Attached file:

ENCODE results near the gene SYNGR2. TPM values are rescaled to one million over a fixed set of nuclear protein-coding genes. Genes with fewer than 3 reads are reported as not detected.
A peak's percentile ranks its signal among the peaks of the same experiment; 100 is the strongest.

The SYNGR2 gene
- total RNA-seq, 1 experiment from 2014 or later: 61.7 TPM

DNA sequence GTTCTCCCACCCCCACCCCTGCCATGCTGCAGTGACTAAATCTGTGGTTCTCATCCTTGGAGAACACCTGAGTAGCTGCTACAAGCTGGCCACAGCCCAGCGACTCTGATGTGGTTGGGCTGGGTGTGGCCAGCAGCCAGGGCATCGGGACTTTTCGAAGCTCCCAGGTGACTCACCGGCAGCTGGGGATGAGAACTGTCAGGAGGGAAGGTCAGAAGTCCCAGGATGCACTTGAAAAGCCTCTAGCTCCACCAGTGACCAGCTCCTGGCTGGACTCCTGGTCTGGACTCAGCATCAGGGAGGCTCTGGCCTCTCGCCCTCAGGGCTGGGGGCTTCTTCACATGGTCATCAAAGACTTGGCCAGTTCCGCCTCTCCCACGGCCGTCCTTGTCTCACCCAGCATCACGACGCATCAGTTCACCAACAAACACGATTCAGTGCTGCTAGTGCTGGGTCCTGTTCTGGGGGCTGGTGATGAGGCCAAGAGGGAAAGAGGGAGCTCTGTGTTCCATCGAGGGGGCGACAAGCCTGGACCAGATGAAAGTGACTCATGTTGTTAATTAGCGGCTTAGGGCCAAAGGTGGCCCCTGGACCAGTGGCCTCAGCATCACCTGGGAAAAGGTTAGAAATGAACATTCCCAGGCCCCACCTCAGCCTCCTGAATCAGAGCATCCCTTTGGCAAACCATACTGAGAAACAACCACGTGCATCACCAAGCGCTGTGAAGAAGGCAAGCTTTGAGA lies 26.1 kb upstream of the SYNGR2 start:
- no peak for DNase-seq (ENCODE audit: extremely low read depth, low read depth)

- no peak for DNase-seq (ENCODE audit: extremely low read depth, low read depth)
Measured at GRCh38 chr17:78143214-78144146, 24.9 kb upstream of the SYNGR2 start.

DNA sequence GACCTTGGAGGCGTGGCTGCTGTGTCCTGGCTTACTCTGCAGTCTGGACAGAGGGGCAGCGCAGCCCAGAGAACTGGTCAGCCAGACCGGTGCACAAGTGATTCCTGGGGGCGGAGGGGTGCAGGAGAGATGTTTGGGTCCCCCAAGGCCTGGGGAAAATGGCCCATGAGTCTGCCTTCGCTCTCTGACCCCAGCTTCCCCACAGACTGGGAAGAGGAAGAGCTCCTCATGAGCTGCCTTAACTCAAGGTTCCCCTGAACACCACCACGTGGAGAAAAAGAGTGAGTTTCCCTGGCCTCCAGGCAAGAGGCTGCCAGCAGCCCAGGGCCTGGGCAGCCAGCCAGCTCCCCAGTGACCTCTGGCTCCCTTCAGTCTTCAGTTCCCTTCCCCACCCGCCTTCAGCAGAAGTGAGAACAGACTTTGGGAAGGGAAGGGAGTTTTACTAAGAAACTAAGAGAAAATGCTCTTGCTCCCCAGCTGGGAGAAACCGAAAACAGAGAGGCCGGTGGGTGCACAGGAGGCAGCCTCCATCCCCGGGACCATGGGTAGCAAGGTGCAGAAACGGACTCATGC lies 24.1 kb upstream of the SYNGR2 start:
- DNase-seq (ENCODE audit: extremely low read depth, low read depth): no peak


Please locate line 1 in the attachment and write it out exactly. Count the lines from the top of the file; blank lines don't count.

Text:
ENCODE results near the gene SYNGR2. TPM values are rescaled to one million over a fixed set of nuclear protein-coding genes. Genes with fewer than 3 reads are reported as not detected.